Clinician-scientist focuses on improving lives of Albertans with heart problems

Dr. Derek Exner, MD, is focused on improving the health and wellbeing of Albertans with heart problems by using clinical trials to test therapies, then bringing those safe and effective treatments to the bedside.

A busy clinician-scientist and professor in the Libin Cardiovascular Institute at the Cumming School of Medicine (CSM), Exner’s clinical activity and research focus is on identifying people with heart rhythm problems. 

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Dr. Maryam Badv

Biomedical engineer joins Institute

Dr. Maryam Badv, PhD, could be described as a citizen of the world, but now the biomedical engineer has settled locally to begin her research career at the University of Calgary.

Born in Iran, Badv, an assistant professor in the new Department of Biomedical Engineering at the Schulich School of Engineering, spent her childhood in the Netherlands and Ontario, Canada before returning to her home country where she completed high school. 

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Dr. Norman Wong

Dr. Norman Wong tackles genetic disorder leading to early onset heart attacks

Almost 20,000 Albertans are impacted by familial hypercholesterolemia, a genetic mutation that causes high levels of LDL cholesterol. This disorder can cause early heart attacks in individuals as young as in their 30s.   

A healthy lifestyle can help prevent individuals with the genetic disorder from suffering heart attacks while still young, making awareness and education critical. However, most people with the disorder are likely unaware they are at risk.

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Dr. Pietro Ravani headshot

Researcher using chair to impact kidney research in Canada

According to the Kidney Foundation, one in 10 Canadians has kidney disease, and 50,000 are being treated for kidney failure.

The Roy and Vi Baay Chair in Kidney Research at the University of Calgary was established to ensure leadership in research into kidney disease by providing funds to help recruit and retain internationally renowned researchers to the University of Calgary.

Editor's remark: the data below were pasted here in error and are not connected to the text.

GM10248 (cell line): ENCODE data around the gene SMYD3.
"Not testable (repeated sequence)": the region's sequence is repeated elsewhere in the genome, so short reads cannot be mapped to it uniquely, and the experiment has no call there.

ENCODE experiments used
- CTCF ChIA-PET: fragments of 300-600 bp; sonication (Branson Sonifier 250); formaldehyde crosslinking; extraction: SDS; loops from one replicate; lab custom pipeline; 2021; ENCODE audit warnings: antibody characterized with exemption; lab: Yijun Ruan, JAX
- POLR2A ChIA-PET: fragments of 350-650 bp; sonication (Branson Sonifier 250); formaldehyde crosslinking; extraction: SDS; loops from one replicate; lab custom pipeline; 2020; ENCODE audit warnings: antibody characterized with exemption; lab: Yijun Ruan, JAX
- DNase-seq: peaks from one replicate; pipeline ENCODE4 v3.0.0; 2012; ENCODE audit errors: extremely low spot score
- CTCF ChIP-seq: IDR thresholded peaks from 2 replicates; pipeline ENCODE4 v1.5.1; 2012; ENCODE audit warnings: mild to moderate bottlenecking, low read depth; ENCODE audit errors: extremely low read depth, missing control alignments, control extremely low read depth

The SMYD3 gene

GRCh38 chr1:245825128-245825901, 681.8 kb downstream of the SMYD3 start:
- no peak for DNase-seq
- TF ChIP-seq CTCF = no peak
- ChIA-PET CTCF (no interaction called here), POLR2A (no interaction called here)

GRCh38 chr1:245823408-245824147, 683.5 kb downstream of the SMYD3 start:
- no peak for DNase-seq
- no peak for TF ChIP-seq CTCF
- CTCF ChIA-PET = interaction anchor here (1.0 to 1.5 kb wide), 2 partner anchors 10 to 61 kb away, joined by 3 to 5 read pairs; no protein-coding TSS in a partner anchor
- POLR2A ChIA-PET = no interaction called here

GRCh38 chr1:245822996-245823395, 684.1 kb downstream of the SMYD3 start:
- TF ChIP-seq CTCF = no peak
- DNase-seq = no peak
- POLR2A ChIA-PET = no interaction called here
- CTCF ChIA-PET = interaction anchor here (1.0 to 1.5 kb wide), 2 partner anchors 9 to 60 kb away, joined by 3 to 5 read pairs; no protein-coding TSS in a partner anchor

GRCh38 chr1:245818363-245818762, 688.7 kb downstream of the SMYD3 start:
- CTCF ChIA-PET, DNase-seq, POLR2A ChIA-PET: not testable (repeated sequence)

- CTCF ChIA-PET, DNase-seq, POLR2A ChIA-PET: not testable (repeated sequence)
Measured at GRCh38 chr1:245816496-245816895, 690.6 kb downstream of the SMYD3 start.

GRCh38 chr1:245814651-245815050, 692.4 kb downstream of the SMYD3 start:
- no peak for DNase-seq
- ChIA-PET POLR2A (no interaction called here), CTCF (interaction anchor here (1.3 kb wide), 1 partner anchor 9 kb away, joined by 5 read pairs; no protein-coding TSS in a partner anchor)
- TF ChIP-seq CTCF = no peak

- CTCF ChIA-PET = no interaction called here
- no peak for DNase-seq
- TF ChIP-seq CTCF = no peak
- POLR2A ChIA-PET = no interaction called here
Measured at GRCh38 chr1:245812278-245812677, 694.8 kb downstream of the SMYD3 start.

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Dr. Na Li headshot

Data scientist brings expertise to Institute

Dr. Na Li, PhD, is one of the lucky few whose work is also her passion. Li, who joined faculty at the University of Calgary as an assistant professor in the Department of Community Health Sciences in January 2021, has a long-standing love for data that serves her well in her new role.

Li’s new job is within the Centre for Health Informatics, where she conducts health research applying data science and operations research into health care studies.

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Dr. Jamie Bentham

Clinician-researcher interested in solving unique health problems faced by women

As an endocrinologist, Dr. Jamie Benham, MD, PhD, treats people with conditions related to their hormones, such as diabetes. A large part of her clinical practice focuses on diabetes in pregnancy and polycystic ovary syndrome (PCOS), a common cause of female infertility that impacts up to 12 per cent of women of childbearing age.

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Dr. Cindy Barha

Researcher aims to provide personalized exercise interventions to enhance brain health

Proper blood flow within the brain is critical for cognition, so problems like blood clots, narrowing or blocked arteries or blood vessel rupture can be devastating. In fact, Alzheimer’s and some forms of dementia are linked to changes in the brain’s blood flow system. Both these conditions are more prevalent in females.

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Dr. Shannon Ruczyki

Clinician-researcher passionate about fairness and equity

New Libin Cardiovascular Institute member Dr. Shannon Ruzycki, MD, has a passion for justice and helping others.

A general internist who works with a wide variety of patients, Ruzycki is also an advocate for ensuring equity, diversity and inclusion (EDI) principles are upheld in the medical workplace, both between medical colleagues and health care practitioners and their patients.

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Dr. Tyrone Harrison

Clinician-researcher passionate about optimizing care for patients with kidney disease

According to the Kidney Foundation of Canada, one in 10 Canadians has kidney disease and 50,000 are being treated for kidney failure. Forty-six per cent of new kidney patients are younger than 65. Individuals suffering with advanced chronic kidney disease may have numerous symptoms, like chest pain, fatigue, headaches, nausea and shortness of breath. Kidney disease is also linked with heart disease and can have a huge impact on quality of life.

New Libin Cardiovascular Institute member, Dr. Tyrone Harrison, MD, PhD, a kidney specialist and researcher, says individuals with advanced kidney disease are some of the most medically complex patients that health care providers see.